Tarantino’s rediscovery net

While Quentin Tarantino’s first career is making movies, he’s quickly developed a second career giving second chances to actors long forgotten by everyone but him.

The most dramatic example of the Tarantino career rescue program is, of course, John Travolta, the $20 million-a-picture star brought back from oblivion a couple of years ago by Tarantino’s “Pulp Fiction.” But lately other actors are benefiting.

Michael Parks for example, has been set in a lead role in “Hangman’s Daughter,” the P.J. Pesce-directed prequel (written by Robert & Alvaro Rodriguez) to the Tarantino-scripted “From Dusk Till Dawn.” The casting is noteworthy, and not just because Parks played a Texas Ranger blown away by Tarantino’s psycho character in “Dusk’s” opening scene. Parks’ career peaked in 1969 with the one-season NBC drama “Then Came Bronson.” Little has gone right since then — until he met Tarantino.

As a director, Tarantino is doing it again with “Jackie Brown,” giving the two leads to former blaxploitation queen Pam Grier (“Foxy Brown”) and Robert Forster (“Nakia,” “Banyon”). Sure, Tarantino got Samuel L. Jackson, Bridget Fonda, Robert De Niro and Michael Keaton for supporting roles, but would any other director have gambled on those two for the leads of his follow-up to “Pulp Fiction”?

Forster, after reading for hundreds of roles he didn’t get, was down to giving free motivational speeches while trying not to give up on himself. “The past five years, I hadn’t gotten a job for more than scale; and terrible, junky stuff that you take when you’ve got a kid in college and an ex-wife. Then Quentin comes along and says, ‘You’ve waited long enough. Now you’re going to work again.’ I can’t describe the feeling.”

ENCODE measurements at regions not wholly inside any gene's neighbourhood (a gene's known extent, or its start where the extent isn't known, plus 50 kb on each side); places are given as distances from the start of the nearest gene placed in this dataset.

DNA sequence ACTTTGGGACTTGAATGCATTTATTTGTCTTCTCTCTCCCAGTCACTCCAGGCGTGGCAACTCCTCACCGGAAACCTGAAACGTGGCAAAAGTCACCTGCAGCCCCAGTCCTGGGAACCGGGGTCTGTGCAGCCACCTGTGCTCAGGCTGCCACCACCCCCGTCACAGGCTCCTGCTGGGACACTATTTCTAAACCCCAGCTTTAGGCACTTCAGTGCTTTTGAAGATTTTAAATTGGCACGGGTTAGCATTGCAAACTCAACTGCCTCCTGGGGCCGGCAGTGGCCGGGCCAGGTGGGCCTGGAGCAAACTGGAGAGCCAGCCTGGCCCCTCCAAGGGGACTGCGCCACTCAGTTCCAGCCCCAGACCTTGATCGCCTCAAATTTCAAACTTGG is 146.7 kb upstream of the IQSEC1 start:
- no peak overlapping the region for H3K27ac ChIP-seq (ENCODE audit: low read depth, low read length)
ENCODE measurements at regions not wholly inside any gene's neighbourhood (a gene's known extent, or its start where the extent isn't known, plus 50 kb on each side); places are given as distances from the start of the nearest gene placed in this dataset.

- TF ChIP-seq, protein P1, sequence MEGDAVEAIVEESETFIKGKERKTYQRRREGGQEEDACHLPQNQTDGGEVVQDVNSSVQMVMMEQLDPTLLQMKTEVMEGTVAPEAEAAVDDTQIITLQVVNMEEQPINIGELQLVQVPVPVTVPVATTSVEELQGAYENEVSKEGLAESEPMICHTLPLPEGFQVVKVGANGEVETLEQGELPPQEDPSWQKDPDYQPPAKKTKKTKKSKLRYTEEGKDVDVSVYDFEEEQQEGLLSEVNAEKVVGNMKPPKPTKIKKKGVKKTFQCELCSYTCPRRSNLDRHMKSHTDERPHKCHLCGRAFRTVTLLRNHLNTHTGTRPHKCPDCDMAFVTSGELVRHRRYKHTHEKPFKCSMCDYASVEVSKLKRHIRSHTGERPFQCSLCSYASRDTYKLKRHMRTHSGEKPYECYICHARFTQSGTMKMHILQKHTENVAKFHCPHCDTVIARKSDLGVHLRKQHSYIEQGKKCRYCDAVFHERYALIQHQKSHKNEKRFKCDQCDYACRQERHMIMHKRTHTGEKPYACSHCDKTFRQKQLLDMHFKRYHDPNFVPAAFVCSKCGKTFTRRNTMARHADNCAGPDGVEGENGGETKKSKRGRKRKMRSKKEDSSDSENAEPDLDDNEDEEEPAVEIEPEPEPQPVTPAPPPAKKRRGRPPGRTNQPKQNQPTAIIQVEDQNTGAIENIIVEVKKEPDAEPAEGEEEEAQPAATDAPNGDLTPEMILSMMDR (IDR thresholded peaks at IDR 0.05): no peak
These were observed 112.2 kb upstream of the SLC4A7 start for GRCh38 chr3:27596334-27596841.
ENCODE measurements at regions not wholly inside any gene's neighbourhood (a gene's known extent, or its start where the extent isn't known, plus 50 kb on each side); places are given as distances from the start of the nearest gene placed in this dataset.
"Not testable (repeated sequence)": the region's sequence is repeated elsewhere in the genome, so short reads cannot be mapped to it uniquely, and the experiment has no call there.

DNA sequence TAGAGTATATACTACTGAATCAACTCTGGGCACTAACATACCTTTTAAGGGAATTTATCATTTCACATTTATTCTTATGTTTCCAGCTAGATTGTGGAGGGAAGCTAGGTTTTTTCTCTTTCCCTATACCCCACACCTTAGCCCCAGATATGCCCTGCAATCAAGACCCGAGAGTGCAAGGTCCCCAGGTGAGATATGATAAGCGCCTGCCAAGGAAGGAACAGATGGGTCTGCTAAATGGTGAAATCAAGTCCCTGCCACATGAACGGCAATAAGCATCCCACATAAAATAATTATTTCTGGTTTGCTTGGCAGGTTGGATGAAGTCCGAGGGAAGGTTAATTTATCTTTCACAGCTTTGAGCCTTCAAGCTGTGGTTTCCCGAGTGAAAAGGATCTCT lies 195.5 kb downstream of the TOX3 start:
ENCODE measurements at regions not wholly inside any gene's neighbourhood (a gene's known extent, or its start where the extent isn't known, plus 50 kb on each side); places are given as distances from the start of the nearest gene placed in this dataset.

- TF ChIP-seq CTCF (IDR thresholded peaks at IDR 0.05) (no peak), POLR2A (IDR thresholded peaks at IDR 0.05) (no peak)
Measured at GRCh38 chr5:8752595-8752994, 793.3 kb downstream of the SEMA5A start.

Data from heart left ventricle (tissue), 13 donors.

Tarantino says he’s happy to help down-and-out actors, but his motivation is to make movies his way, and that’s with casting gambles that are as adventurous as his writing and directing. If he has to watch old TV shows to find the right actor, so be it.

“I think there is far less artistry in the casting of most mainstream movies than there should be,” he said. “There are certain movies that should have big stars, but there are also movies where it doesn’t make a dime bit of difference at the box office who plays a character.”

Luckily for Parks, Forster and Grier, Tarantino’s hooked on the ’70s. So while most of the “Dusk” dialogue was scripted to be delivered in rapid-fire bursts, Parks’ Ranger character was the exception: “I wrote that Texas Ranger role just for Michael Parks, for his lazy Texas drawl. He’s always been one of my favorite actors in the world. On ‘Then Came Bronson,’ Michael gave these Brando-like performances, the most naturalistic acting I’ve ever seen on a TV show.”

“Dusk” star George Clooney said it was clear Parks still had the goods. “Michael just blew the roof off in that scene, and he was so good, it seemed the movie would just be about him … until he got killed,” Clooney said.

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